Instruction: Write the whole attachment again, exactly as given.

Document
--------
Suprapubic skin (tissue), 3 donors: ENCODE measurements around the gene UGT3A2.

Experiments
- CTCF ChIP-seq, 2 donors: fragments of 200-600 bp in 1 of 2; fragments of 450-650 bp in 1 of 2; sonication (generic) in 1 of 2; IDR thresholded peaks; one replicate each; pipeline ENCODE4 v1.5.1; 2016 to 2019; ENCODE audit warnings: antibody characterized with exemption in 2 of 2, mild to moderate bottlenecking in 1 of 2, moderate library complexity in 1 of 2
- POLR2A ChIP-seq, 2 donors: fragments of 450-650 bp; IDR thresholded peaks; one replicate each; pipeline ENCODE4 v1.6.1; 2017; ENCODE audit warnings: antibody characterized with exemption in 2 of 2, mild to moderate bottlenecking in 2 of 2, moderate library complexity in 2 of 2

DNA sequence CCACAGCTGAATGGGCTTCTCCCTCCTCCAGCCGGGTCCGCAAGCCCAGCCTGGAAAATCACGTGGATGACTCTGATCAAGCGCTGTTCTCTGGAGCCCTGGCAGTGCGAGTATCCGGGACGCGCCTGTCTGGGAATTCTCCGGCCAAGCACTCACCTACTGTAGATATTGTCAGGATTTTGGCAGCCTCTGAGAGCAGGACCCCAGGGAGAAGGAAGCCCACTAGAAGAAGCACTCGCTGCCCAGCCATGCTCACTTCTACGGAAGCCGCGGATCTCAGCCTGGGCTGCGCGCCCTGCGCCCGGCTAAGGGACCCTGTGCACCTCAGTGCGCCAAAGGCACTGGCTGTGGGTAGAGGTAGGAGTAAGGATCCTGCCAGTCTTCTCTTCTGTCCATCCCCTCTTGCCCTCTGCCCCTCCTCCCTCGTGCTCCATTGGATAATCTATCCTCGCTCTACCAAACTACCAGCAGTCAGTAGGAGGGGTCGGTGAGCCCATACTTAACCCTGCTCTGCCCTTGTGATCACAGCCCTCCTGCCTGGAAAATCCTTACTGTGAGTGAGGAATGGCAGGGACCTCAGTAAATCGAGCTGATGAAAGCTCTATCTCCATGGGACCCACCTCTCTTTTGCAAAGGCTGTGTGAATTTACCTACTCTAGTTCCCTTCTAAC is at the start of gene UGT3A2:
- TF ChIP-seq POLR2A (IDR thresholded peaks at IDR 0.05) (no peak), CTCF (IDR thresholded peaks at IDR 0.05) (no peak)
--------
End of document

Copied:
Suprapubic skin (tissue), 3 donors: ENCODE measurements around the gene UGT3A2.

Experiments
- CTCF ChIP-seq, 2 donors: fragments of 200-600 bp in 1 of 2; fragments of 450-650 bp in 1 of 2; sonication (generic) in 1 of 2; IDR thresholded peaks; one replicate each; pipeline ENCODE4 v1.5.1; 2016 to 2019; ENCODE audit warnings: antibody characterized with exemption in 2 of 2, mild to moderate bottlenecking in 1 of 2, moderate library complexity in 1 of 2
- POLR2A ChIP-seq, 2 donors: fragments of 450-650 bp; IDR thresholded peaks; one replicate each; pipeline ENCODE4 v1.6.1; 2017; ENCODE audit warnings: antibody characterized with exemption in 2 of 2, mild to moderate bottlenecking in 2 of 2, moderate library complexity in 2 of 2

DNA sequence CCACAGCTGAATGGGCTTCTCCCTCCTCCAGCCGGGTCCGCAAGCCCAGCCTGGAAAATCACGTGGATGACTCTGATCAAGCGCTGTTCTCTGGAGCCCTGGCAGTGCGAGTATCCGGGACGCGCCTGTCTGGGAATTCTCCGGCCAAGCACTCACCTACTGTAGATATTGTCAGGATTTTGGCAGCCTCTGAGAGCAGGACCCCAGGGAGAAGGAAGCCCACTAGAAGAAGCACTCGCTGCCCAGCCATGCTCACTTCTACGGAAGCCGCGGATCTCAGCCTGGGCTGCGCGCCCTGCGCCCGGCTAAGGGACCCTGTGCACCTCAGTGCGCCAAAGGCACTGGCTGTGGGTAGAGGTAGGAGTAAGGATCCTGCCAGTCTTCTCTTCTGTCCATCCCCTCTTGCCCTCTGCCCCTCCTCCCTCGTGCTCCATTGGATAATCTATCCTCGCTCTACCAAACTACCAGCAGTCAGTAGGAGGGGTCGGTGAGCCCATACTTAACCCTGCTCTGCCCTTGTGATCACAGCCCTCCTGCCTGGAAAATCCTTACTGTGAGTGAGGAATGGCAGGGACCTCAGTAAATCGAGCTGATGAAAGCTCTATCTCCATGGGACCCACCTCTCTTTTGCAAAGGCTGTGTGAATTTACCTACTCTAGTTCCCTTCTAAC is at the start of gene UGT3A2:
- TF ChIP-seq POLR2A (IDR thresholded peaks at IDR 0.05) (no peak), CTCF (IDR thresholded peaks at IDR 0.05) (no peak)